Golfer Tiger Woods says he's "infinitely" happier now than he was just before his private and professional life exploded into scandal a year ago.
"I'm so much better now because of this past year," he said during a frank, 26-minute telephone interview Thursday morning on ESPN Radio's "Mike and Mike" show. "It's been very difficult for a lot of people, especially those closest to me, but I'm better for it."
On Thanksgiving night last year, Woods crashed his car outside his Florida home, an event that led to revelations of numerous extramarital affairs and liaisons and ultimately to divorce from his wife, supermodel Elin Nordegren. Woods took several months off from golf while undergoing psychological therapy.
"The worst part of it was those closest to me, the ones I loved and cared about so much, were the ones most hurt by my behavior," Woods said. "(But) I feel so much better, and everything is in so much better perspective now."
He said he would tell his children the truth about what he did, "eyeball to eyeball," when they are old enough to understand.
"They were feeling the effects of it, unfortunately, and I was responsible for it," he said.
Woods said he learned how "strong and resilient" his closest friends are.
"If you're lucky enough to have three people in your life that you're very close to, you're very blessed," he said.
He said he's been gratified by how the public has treated him since his return to the game.
"Actually, people have been more respectful and thankful and want to see me actually get back out there and do well," he said. "... It's amazing the kind of reception I get, how positive it is."
He said he is "infinitely" happier now than he was before the scandal broke.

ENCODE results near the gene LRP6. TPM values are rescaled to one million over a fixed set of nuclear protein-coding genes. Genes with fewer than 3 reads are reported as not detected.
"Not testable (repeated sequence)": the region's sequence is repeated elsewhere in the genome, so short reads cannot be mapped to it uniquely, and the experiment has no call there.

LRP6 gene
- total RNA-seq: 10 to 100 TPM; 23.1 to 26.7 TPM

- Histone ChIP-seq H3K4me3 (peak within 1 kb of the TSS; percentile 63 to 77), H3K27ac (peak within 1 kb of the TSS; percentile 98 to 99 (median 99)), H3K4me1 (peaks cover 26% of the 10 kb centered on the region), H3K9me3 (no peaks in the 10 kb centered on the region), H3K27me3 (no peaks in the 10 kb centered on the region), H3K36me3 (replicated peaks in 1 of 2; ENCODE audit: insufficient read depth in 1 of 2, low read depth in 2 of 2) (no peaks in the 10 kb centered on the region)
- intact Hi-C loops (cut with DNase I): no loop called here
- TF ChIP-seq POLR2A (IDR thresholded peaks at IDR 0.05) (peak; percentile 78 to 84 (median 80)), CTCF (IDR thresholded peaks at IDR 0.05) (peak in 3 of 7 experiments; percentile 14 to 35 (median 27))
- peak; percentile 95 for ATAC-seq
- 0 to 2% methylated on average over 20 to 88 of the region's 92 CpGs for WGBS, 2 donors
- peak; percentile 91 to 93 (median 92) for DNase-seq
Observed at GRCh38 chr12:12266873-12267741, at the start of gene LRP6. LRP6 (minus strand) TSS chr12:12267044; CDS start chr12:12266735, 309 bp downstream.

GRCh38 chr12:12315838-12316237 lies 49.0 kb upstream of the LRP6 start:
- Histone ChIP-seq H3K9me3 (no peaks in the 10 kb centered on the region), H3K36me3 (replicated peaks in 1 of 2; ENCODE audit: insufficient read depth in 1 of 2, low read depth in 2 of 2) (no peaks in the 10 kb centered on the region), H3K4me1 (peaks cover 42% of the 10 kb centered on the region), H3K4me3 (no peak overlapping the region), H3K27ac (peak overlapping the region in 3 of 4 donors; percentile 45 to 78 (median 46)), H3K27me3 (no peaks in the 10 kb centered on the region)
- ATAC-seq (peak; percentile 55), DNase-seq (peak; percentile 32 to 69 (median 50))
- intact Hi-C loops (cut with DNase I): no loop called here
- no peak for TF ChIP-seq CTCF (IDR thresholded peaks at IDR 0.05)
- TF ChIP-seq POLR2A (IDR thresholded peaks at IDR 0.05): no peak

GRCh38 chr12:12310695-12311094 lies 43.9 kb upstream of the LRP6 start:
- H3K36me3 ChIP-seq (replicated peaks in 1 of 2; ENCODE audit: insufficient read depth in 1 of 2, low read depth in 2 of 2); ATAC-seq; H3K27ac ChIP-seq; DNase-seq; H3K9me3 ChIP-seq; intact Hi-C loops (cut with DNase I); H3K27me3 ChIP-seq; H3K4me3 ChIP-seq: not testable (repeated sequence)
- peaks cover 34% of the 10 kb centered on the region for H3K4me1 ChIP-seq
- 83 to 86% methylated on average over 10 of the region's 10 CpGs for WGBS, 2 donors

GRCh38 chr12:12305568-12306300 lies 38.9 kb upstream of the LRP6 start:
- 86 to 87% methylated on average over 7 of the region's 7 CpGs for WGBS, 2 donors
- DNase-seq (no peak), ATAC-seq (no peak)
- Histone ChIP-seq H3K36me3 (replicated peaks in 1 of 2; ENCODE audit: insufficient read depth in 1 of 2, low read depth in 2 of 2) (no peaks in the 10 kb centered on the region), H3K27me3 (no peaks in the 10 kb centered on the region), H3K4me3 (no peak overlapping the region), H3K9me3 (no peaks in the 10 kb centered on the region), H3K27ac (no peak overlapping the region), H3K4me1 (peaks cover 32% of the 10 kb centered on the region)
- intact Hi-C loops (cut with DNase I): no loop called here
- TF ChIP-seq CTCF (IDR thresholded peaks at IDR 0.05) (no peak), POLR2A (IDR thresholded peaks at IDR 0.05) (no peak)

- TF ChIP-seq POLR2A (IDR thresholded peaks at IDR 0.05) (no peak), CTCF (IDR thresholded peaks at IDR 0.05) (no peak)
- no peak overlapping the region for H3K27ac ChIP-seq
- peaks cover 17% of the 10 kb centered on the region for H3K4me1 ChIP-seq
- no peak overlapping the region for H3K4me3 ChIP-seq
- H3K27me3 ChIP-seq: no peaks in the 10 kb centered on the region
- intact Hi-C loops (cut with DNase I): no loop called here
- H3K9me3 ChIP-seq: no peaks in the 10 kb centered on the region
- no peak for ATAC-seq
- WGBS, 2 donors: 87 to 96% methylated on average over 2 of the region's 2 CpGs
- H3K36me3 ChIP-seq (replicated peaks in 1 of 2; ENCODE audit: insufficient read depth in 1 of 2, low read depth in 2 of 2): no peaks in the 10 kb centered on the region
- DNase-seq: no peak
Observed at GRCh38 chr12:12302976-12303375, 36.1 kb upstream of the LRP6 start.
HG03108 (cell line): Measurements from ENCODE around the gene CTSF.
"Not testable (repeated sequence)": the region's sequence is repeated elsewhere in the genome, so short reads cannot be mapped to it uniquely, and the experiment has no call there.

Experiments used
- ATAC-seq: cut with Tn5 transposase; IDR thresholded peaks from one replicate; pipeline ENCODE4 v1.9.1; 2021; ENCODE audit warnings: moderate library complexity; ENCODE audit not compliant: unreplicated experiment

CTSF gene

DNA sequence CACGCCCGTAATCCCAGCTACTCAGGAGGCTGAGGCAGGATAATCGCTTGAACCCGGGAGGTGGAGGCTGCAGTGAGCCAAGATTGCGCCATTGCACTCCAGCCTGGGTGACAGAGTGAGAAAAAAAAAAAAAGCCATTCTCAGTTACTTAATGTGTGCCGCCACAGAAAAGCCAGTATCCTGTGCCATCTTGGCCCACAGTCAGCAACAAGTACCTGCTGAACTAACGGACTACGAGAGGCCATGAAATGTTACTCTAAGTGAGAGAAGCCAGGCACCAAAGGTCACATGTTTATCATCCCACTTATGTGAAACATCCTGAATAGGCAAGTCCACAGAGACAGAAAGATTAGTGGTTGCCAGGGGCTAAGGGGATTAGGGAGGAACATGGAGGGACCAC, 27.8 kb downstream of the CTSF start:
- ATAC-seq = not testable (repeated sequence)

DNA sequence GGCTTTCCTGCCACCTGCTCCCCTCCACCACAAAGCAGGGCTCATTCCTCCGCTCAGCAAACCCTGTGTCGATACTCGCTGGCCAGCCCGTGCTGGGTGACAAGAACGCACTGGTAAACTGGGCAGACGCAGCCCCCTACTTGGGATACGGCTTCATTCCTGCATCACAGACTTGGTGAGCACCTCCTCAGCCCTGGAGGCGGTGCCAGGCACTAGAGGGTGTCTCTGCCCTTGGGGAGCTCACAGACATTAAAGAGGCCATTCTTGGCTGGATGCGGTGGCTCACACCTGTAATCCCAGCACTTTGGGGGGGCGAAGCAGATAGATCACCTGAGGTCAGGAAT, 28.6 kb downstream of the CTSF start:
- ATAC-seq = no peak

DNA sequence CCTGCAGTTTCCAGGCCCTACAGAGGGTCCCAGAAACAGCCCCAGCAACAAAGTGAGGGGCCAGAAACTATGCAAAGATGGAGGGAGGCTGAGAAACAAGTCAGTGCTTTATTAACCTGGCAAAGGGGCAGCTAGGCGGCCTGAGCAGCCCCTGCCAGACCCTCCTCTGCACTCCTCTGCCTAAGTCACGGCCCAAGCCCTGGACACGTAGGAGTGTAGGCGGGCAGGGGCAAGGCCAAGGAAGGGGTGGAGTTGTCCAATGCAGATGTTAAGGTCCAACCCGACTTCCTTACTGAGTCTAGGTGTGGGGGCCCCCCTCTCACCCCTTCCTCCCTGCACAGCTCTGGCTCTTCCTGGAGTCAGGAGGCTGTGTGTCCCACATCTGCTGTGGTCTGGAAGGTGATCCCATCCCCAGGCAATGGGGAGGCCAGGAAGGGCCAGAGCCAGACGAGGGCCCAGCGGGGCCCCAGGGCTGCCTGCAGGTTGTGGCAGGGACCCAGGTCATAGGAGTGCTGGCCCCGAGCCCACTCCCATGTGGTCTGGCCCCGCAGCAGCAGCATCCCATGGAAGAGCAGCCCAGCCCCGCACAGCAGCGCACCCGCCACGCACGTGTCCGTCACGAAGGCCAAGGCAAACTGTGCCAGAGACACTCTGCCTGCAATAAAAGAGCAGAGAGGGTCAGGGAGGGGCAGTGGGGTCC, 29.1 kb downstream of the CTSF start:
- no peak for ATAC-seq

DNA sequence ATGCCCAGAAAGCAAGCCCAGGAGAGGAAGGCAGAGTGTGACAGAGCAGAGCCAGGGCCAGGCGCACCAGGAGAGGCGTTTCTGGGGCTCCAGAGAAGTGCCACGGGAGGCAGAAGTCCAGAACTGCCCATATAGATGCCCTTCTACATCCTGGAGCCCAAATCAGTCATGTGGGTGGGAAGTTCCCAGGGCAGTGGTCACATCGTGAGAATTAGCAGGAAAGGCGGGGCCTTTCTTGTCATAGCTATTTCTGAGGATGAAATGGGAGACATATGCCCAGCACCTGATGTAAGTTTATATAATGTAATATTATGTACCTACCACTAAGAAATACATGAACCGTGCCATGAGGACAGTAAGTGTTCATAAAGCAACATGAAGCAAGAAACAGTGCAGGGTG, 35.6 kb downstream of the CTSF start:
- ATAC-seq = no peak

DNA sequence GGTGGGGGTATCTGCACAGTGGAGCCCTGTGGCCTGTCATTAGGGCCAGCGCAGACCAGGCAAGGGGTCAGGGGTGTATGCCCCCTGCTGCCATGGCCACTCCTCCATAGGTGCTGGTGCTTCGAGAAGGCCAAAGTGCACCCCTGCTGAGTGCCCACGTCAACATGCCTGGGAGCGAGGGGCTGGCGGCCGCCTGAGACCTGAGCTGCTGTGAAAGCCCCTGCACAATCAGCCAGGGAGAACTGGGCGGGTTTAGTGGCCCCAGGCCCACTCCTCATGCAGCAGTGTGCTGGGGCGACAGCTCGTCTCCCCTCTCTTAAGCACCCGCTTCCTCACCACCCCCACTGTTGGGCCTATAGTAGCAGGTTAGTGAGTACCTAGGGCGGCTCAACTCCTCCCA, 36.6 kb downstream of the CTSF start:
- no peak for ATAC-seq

"I was doing things that morally I knew inside I shouldn't be doing, and when you go against your core values and how I was raised as a person, you're going to struggle with that. ... I wasn't the person I used to be, the person my parents raised me to be, and I knew that."
Getting back out on the golf course at the Masters tournament in April helped him move forward, he said: "When it came down to tournament time, all the stuff I'd been going through just went away."
Although he has a new, "more balanced" perspective on life, he's still determined to be the best golfer he can be and to break Jack Nicklaus' record of 18 major victories.
"I have the same drive to get better. That's an everyday process. I can get better as a player and as a person, and that's what I'm trying to do," Woods said.
"I need to play better!" he added with a laugh.
As another Thanksgiving approaches, Woods said he's most thankful to have his children and have the opportunity to "teach them something new every day," as his father, the late Earl Woods, did with him.
"He always tried to teach me something. Each and every day would be life lessons, whatever they may be. I try to do the same thing with my kids, and it's just a blast."